But think about it. It’s not that easy, because then you remain stuck, and that’s not always an easy condition. Maybe the difficulty of change isn’t as hard on you as giving up.
I have experienced change many times over. Rarely does it happen overnight. The catalyst might happen suddenly, but the actual change requires more than just deciding. Great change becomes lasting when kneaded in gradually, in steps, baby steps. The smaller they are, the more lasting habits will form.
When I moved to Atlanta, I was not well. I had elevated blood pressure and inflammation in all of my joints. I had allergy symptoms in both sinuses and skin. My skin was aging and I was overweight.
I had been trying to change these things for some time. I had cut out most processed foods and increased fresh produce intake. But I was still gaining weight and getting sicker. Then I was given a gift, one ticket to Qi Revolution.
I learned how the health of my mind, body and spirit were connected, and found some tools to practice therapeutic body movement, breath work, spiritual meditations and food healing. I adopted a high-phytochemical diet and began meditating. I threw exercise into the mix.
Thankfully around this time I got the job at exhale Atlanta, and began taking yoga and core fusion classes. I was feeling better and inflammation was clearly leaving, but I still wasn’t losing excess weight that had snuck on over the past decade.
My doctor ordered allergy testing. I was allergic to about one-third of my diet. I went to the grocery store after the results were read to me and had a tearful breakdown in the freezer section because I didn’t know what to buy. Once I regained composure and determination, removing wheat, corn and yeast really was just a baby step. I was already accustomed to eating salads. Rice and potatoes became my favorite foundations for sauces and piles of veggies. Since I had already changed so much of my diet, making these small adjustments wasn’t that difficult.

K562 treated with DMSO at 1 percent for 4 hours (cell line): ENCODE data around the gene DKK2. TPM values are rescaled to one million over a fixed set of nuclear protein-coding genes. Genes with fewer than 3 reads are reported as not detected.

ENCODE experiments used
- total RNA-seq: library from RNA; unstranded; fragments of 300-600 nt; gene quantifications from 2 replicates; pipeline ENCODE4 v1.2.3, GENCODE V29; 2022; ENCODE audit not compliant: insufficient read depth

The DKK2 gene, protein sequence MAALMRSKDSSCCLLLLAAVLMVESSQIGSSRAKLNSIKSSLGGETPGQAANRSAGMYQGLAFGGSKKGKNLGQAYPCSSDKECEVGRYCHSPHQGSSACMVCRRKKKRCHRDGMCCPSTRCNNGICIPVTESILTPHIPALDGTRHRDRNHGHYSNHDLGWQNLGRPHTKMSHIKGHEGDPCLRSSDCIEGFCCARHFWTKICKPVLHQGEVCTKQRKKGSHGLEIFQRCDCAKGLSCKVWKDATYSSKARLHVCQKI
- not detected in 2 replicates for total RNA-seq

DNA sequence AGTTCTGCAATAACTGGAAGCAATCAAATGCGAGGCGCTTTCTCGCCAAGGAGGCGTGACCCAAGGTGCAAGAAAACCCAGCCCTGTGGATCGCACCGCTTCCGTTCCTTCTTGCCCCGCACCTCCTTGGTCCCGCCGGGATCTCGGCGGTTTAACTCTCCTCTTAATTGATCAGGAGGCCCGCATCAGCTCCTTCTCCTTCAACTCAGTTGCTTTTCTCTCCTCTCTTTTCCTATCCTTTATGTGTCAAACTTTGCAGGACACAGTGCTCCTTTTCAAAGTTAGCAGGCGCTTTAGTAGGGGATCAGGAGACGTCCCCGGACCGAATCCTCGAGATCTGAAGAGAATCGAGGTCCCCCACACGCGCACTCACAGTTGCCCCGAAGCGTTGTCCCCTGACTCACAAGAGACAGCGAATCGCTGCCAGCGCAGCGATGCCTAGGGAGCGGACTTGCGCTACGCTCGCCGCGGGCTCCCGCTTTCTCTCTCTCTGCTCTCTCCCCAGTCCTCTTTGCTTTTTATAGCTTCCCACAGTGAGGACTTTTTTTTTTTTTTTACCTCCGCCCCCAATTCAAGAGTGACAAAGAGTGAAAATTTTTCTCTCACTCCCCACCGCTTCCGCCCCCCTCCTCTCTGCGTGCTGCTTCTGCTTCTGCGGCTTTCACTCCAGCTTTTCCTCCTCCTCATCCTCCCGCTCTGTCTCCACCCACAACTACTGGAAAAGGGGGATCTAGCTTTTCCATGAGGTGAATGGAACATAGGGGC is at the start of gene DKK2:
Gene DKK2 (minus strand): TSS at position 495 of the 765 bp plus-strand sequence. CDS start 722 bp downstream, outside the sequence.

Once that was working, my next baby step was to cut out meat and adopt a high fat, plant-based diet. That’s when the weight basically fell off, 10 pounds at a time for the next year and a half.
Today I am 60 pounds lighter, some people confuse me for a late-20-something, and I am still taking baby steps. Each day is a new day to make new decisions. Each meal, each bite, each opportunity for fresh air and sunshine, each chance to take stairs instead of the elevator—each and every one of them counts.
The dietary and lifestyle changes weren’t all at once. They were micro decisions, started with one tiny change at a time, counting toward a massive lifestyle change.
I have used the baby step method many times with positive results in health, in home, in relationships, on work projects and in education. Set a goal, and decide what you can do right now to move closer. Then make one more tiny decision. Make it a habit.
It’s okay if you wobble at first. That’s the nature of first steps. Tiny, manageable changes aren’t that difficult, the time will pass, and one day you will be running along and realize how far you’ve come.
So, what is your goal, and what step will you take right now toward it? Make it tiny, it will still count. Even if you failed in the past, that was just practice. You can do it this time. I believe in you.
To learn more about Qi Revolution, visit QiRevolution.com.
If you have a personal story of awakening that you’d like to share in Walking Each Other Home, please contact [email protected].